It's the end of coal, UK tells climate summit

77 countries have pledged to phase out coal - the dirtiest of the fossil fuels driving climate change.

The announcement was made at the COP26 U.N. conference by host Britain on Thursday (November 4).

The signatories have vowed to phase out coal-fueled power generation - which makes up more than 35% of the world's power.

They will also stop building new plants.

COP26 president Alok Sharma:

"Today I think we can say that the end of coal is in sight. The progress we've seen over the last two years would have seemed like a lofty ambition when we took on the COP presidency back in 2019. Who would have thought back then that today we are able to say that we are choking off international coal financing."

Twenty countries also pledged on Thursday to stop public financing for fossil fuel projects abroad by the end of next year.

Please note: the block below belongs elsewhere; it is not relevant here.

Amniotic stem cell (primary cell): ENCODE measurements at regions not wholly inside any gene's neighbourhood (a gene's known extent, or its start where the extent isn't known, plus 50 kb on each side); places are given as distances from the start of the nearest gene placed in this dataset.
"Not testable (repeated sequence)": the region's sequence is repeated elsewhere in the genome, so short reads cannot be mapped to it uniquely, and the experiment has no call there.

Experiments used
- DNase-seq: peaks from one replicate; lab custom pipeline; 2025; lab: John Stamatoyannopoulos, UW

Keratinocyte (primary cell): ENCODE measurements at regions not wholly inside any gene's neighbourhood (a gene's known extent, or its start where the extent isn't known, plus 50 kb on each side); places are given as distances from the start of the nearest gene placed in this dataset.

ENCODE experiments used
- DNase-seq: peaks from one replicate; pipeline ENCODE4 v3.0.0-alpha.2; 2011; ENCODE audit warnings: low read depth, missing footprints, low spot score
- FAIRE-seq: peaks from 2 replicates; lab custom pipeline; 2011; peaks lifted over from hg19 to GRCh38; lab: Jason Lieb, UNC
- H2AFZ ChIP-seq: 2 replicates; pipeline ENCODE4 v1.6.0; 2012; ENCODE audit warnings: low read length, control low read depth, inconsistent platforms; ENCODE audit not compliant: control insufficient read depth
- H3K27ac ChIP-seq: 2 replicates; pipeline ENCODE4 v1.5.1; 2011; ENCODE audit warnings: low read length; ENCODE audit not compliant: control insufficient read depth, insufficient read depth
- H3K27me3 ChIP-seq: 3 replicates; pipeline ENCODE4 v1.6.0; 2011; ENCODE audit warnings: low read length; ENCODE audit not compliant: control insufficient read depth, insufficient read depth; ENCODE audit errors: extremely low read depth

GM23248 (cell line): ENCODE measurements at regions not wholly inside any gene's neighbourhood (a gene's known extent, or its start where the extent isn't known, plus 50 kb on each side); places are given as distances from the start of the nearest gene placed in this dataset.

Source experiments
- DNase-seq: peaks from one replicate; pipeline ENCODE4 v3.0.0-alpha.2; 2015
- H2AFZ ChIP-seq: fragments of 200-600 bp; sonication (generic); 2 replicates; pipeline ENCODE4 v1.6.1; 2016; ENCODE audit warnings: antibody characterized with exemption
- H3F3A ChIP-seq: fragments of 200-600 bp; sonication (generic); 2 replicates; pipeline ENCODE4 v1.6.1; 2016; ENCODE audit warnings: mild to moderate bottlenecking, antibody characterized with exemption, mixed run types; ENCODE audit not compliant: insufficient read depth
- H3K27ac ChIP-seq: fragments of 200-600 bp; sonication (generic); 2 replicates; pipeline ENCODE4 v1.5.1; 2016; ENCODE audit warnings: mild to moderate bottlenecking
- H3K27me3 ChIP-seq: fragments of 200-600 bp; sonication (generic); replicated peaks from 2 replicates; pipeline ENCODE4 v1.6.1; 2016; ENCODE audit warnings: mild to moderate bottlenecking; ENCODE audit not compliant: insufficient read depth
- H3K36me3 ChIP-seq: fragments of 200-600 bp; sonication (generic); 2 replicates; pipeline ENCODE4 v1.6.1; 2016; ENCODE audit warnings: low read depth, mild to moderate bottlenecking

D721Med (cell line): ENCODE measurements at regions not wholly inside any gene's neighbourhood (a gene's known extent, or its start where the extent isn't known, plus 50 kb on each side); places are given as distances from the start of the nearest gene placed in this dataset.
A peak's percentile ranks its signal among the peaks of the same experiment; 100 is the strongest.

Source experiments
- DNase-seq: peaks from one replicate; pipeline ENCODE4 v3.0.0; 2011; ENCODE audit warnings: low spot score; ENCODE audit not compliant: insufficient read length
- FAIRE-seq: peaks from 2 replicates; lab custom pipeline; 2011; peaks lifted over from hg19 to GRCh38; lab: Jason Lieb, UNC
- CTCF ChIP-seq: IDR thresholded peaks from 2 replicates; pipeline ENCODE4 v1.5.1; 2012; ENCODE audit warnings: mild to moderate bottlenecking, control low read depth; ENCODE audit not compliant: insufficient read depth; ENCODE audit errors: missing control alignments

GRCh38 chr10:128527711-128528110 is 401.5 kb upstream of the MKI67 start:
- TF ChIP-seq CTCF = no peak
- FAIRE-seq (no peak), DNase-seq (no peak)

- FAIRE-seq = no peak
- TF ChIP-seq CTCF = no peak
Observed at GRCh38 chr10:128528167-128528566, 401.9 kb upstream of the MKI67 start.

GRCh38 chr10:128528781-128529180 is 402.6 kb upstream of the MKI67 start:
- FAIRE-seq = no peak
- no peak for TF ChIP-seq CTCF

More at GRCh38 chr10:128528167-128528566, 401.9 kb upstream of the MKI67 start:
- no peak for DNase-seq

Instead, the United States, Canada and 18 others will invest in clean energy.

Campaigners called the commitment a 'historic step'.

The deal covers coal, oil and gas projects which burn fossil fuels without using technology to capture CO2 emissions.

One drawback, though, was that it did not include major Asian countries responsible for most financing abroad.

China, Japan and South Korea are the biggest backers of foreign fossil fuel projects in the G20.

But those countries have committed to stop overseas funding for coal - a pledge made by all G20 nations.

The International Energy Agency has said ending investments in oil, coal or gas supply projects is needed for the world to reach net-zero global emissions by 2050.

Scientists say achieving that is crucial for keeping the average global temperature from rising more than 1.5 degrees Celsius beyond preindustrial levels.

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